IT MUST be weird for many people to learn ancient, nomadic peoples still migrate across vast areas of wilderness in what is considered to be the richest and most developed region of Europe. It was for me. But it’s a fact.
I only became acquainted properly with the culture of the Sami people of Scandinavia, and Northwest Russia, through working on my novel Pedersen’s Last Dream. Before that, I had known them as Lapps from Lapland, an ill-defined nation tangled up with images of the North Pole and Santa Claus. And I’m half Norwegian. Little wonder they have come to find the term Lapp degrading and perjorative.
My preconceptions began to change while doing background research for the main protagonist of my manuscript in Tromsø Museum. It was there I began to understand a little more of the fascinating history of the Sami people and heard my first joik, the musical chanting, which reflects their surroundings and culture. What surprised me most was the similarity it bore to the music of the indigenous Navajo tribes of the Southwest region of the USA. And I also began to realise my own Scandinavian family may have had Sami links.
My relationship with Navajo culture had sprung from an interest in their textiles and baskets after dealing in tribal rugs and weavings from around the world since the 1970s. But the similarities between Native American and Sami culture didn’t stop there.
It had been surprising enough to find many Norwegian Samis still lead nomadic lives herding semi-domesticated reindeer across the tundra. Still more surprising to find they live in lavus during the long journeys, which are constructed the same way as the tipis of the nomadic Great Plains tribes of North America.
Though I’d already began to understand some of Sami culture from a visit to Røros, much further south in Sør-Trøndelag county, one year earlier, Tromsø Museum was the real starting point. It was there I realised the magic of the Samis, as I began a three month pilgrimage to discover my family roots in Hammerfest, which is about as far north as you can get in Europe.
My grandfather, Remi Planting, had been born in Hammerfest. Some names contained in old family documents suggest we might even have Sami blood, stretching back to the time the Plantings lived across the border in Finland.
The Samis of Norway, Sweden, Finland and Russia, though sharing origins, have separate cultures distinct enough from one another to qualify as tribes. In Norway the Samis of the north are distinct from the Samis of the south.
Though many Sami have assimilated into contemporary Scandinavian and Russian society, in the frozen northern wastes, there are those still fishing for salmon and cod, or herding reindeer, more or less in the same way their ancestors did for thousands of years.
Like Native Americans, along with colonisation of their traditional lands, came discrimination. Their language and religion were banned in schools. Joiking was considered music of the devil to strict Lutherans, and Samis were made to feel ashamed of their rich heritage, even until very recently. But things have changed. In Norway Samis have had their own Parliament since 1989. In common with many Native Americans, their culture is being revived and Samis have regained their pride. Fortunately, they are not copying some of their cousins across the Big Pond, by cashing in and opening casinos while commercialising their culture way beyond the point of parody.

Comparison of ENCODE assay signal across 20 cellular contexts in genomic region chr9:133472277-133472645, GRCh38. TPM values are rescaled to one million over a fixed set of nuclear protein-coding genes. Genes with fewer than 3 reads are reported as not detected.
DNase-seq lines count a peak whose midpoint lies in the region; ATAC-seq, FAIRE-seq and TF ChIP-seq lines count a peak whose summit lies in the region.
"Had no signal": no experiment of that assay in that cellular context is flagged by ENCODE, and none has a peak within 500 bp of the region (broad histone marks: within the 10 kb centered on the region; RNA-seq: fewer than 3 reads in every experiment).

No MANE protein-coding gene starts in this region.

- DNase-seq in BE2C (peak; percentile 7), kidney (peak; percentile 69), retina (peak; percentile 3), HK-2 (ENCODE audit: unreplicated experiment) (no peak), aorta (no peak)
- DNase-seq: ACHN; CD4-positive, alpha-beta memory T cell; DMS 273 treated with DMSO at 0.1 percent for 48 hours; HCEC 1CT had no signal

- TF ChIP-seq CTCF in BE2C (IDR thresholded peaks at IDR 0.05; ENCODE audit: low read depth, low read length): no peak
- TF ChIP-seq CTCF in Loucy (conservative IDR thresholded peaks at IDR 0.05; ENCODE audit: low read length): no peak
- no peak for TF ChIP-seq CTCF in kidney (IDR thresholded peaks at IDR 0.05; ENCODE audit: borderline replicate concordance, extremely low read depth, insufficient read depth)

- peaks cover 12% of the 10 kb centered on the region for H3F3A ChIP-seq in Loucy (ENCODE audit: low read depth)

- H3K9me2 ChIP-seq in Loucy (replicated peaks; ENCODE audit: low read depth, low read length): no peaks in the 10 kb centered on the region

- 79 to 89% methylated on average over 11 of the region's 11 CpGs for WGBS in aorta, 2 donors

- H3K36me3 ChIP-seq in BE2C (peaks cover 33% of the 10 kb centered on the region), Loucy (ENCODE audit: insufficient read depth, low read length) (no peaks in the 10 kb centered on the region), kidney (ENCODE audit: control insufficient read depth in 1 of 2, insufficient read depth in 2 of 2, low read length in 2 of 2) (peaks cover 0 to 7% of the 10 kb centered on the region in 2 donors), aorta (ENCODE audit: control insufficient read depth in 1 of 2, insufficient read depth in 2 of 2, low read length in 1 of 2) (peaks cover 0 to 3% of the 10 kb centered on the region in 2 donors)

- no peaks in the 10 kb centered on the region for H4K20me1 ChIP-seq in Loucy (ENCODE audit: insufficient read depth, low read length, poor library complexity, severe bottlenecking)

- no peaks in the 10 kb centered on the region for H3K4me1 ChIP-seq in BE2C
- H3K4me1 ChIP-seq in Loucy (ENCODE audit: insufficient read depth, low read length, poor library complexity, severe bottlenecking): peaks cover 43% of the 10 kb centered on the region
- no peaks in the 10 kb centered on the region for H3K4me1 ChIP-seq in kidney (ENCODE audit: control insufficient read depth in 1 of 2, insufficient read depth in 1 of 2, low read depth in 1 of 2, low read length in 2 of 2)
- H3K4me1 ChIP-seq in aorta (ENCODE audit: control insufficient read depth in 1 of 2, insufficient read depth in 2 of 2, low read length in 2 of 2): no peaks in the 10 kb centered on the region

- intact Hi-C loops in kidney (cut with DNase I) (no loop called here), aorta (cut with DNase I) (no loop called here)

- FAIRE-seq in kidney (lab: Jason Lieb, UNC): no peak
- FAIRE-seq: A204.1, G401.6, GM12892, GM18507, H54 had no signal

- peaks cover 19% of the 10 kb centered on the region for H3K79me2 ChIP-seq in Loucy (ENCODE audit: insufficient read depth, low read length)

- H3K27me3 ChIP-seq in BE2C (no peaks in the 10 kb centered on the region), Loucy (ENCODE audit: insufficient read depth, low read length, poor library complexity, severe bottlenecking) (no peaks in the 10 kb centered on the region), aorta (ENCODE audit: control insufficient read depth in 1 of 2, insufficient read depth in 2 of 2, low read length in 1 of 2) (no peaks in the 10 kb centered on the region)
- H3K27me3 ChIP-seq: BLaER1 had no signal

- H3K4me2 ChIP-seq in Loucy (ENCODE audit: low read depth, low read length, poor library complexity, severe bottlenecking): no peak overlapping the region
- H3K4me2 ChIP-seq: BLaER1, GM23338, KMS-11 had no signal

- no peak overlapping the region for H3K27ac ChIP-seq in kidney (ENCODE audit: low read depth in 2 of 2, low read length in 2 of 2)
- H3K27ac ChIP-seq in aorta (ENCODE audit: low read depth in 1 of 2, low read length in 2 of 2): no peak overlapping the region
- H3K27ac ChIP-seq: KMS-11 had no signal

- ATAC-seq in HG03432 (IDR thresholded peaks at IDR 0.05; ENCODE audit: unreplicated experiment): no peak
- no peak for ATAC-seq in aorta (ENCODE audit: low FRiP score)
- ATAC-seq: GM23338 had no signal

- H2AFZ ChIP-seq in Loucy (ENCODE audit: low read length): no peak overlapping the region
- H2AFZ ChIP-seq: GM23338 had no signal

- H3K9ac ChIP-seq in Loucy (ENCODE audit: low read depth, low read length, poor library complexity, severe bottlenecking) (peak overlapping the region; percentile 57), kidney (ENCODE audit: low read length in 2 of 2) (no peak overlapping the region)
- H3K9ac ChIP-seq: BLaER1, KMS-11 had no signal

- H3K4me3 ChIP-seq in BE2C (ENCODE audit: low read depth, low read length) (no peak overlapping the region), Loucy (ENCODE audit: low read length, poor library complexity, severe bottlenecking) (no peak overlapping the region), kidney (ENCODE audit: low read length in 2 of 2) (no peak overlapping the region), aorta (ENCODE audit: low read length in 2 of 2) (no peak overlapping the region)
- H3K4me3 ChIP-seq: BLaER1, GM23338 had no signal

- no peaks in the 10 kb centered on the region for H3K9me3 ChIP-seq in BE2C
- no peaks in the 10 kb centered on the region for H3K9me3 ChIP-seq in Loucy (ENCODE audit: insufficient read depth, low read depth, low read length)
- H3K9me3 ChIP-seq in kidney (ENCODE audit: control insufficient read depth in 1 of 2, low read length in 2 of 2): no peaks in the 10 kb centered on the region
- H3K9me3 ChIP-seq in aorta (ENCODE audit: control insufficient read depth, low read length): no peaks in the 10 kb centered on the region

As with many other areas of contemporary US life, modern Native American culture has become tainted with fake spirituality. Recordings of Native American music are made more ‘authentic’ with virtual techno winds blowing across an LA studio, and ‘enhanced’ by pan flutes, echoing like they’re being played in the toilet of a vast airplane hanger. You can be pretty sure pan flutes were never played round the hogans in ancient Arizona of a night. But then record producers returning from coke-fuelled trips to Machu Piccu in Peru decided to sex things up for New Agers wanting to chill out. Due to that, I ain’t going to give you an example. However, here’s a more authentic recording of a Navajo Circle Song from 1957.
Original Sami recordings are also hard to come across, but modern Sami music is alive and well due to the fact it has yet to be commercialised on a grand scale. I was blown out by this great performance of Sami artist Mari Boine with her band recorded at the Oslo Opera House in 2009. Most of her music is very impressive and worth looking out for.
And if you got through that one, you’ll love this one from the same concert. With Mari Boine you have to go with the build up and then it all breaks loose.
Another link to Sami culture is this 55 minute documentary Last Yoik in Sami Forests produced by the Sami Council.
For more information on the Sami people and their long history go to: Important years in Sami History